Tomorrow, after the PlayStation store updates, Trendy Entertainment will be releasing the early access build of Dungeon Defenders II for the PlayStation 4. Recently, they gave us a chance to play a pre-release build to see how it fares on console, considering the game has been available on PC for almost a year now. Trendy Entertainment’s Senior Producer Brad Logston, joined by Marketing Director and Designer Philip Asher, presented the demo. Unbeknownst to them however, the build that was on demo was a debug version, one where the Huntress, the character I was to play, had a bow that dealt roughly 2.5 million points of damage. The guys at Trendy were definitely aware that we were overpowered for the levels we took on, but the damage wasn’t very obvious till the end of the demo…but more on that later.
Dungeon Defenders II plays fairly well on the PlayStation 4, giving players the option to bring a friend along for the ride with split-screen co-op. Similar to other tower defense action titles like Orcs Must Die, as well as the previous Dungeon Defenders, this sequel plays fairly similar to the first game, third person action with a monetized strategy element. The main differences come into play with the larger assortment of towers and traps to build. The sequel will also boast a larger roster of characters when it officially launches, giving access to at least 24 playable characters. The game will run on a free-to-play model, though the early access build will cost $14.99, mainly giving support to the developers, while providing the player with some benefits.
In the early access version of the game, the four original characters from the first game return: the Squire, the Huntress, the Apprentice, and the Monk. Each one plays fairly similarly to how they played in the original title, though with a few new towers and traps, as well as slight tweaks to existing ones. The Squire is suggested as a starting character given that he has blockades that he can make to stop the mobs of enemies from moving down the lane quickly. The Huntress is essentially a trap character, placing proximity mines, geyser traps and poison launchers to damage enemies.
Though the Apprentice didn’t make an appearance in the demo, the Monk was used briefly before waves of enemies would attack, dropping an electrical trap that combined with the water from the Huntress’ geyser trap, increasing the damage. If you’re familiar with the PC version of the game, the rest will be more or less the same. Players choose a stage with various points for enemies to appear from, and then place traps to prevent said enemies from reaching their objective. Chests lie around the stage with mana for the player to collect to build towers and traps, and they replenish after each wave. Enemies also drop mana, as well as gold to use for new things like costumes and characters to purchase in the game. They will also drop items to replenish health or skill points for your character, as well as gear that can be equipped right away, or stored in a temporary storage.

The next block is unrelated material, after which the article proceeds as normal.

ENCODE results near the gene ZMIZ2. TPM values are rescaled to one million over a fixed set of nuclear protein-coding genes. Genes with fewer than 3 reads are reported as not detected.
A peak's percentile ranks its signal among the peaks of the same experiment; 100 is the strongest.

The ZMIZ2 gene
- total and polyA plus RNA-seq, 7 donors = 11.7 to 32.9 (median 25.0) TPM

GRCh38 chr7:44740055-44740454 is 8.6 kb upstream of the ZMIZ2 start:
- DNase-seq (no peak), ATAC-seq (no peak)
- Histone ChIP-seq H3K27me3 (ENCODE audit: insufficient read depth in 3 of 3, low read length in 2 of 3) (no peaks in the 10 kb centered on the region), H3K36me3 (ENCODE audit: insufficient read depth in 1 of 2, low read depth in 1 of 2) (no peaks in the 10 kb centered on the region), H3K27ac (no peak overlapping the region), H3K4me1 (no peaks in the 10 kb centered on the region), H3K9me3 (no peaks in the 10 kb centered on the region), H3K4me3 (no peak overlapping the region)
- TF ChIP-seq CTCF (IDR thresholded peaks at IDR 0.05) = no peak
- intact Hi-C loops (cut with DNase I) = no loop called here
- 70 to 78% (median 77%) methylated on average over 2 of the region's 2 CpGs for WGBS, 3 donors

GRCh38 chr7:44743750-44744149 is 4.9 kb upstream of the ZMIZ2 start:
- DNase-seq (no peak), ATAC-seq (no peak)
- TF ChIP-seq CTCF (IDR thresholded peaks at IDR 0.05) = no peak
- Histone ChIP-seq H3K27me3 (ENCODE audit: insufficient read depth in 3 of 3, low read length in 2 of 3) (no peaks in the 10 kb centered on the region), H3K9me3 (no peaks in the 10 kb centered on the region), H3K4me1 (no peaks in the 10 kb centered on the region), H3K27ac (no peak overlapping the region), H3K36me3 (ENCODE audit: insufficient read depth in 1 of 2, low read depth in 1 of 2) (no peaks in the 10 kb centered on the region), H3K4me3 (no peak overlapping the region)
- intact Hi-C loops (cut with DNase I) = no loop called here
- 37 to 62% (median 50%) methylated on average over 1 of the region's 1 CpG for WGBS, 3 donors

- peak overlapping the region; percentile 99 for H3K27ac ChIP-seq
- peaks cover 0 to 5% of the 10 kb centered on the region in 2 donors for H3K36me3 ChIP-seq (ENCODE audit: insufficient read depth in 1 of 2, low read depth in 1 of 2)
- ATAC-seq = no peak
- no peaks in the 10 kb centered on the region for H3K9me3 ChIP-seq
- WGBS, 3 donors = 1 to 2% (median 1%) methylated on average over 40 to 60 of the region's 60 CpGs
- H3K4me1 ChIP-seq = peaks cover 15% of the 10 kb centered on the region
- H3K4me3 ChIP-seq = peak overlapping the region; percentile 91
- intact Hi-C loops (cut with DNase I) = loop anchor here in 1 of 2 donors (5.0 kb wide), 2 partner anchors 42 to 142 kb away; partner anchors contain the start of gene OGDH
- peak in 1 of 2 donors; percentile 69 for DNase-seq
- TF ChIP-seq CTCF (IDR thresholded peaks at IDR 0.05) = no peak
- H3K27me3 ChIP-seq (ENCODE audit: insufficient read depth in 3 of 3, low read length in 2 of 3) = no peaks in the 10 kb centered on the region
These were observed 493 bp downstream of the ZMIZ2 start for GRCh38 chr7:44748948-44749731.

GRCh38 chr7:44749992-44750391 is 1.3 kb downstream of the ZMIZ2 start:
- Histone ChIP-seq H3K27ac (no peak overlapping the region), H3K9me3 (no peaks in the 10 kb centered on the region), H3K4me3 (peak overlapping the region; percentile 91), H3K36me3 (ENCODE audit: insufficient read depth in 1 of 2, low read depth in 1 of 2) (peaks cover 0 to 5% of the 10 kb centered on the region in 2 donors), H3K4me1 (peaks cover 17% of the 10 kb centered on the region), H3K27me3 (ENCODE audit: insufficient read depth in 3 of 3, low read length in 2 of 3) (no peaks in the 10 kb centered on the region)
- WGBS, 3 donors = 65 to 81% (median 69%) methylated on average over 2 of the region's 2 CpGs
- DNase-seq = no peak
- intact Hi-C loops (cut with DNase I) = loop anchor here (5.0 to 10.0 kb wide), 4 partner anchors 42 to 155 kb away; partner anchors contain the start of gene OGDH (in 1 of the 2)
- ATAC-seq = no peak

Now, getting back to the amazing bow. We played through one level that was supposed to be easier, and though it wasn’t necessary, the bow made it even easier. It wasn’t even needed to have the towers or traps, as it was clear that this stage could have been done solo when I destroyed an Ogre in one hit. Many enemy attack patterns didn’t even get fully realized considering the rate enemies dropped. They didn’t stand a chance.
Despite the easy completion of the first level, we still weren’t fully aware of the awesome might of this bow. Deciding on a boss stage for the next round, we took on waves of normal enemies again for a bit, though the final wave had us take on Betsy. Betsy is a large dragon that can debuff towers and traps, and she boasts a staggering 1.5 million health points, though if we recall the stats of the bow that was equipped, it did 2.5 million damage. Upon finishing the cutscene, Betsy landed, and a single arrow was fired. The dragon was down, and the attack patterns that were programmed into her were never performed. It was laughable, almost sad…a dragon taken down so easily. Alas, this wasn’t to last, as the completion of the demo meant the Huntress with the super bow was to be deleted just as easily as she took down Betsy.
Even though my experience with this build wasn’t exactly normal, the way the game played out could be figured out easily enough. The game adapts to a controller fairly well, as pushing shoulder buttons opens up options like placing towers, as well as repairing, selling, or upgrading them. Without the shoulder buttons pressed, the player is given access to their skills, each mapped to three of the face buttons with the X button used to confirm a selection. Since the game has been available for PC for a while, it isn’t difficult to figure out much about the game, but it is nice to at least get an idea of how it plays on console. Dungeon Defenders II starts early access exclusively for the PS4 on September 29th, and the free-to-play release will happen at a later date.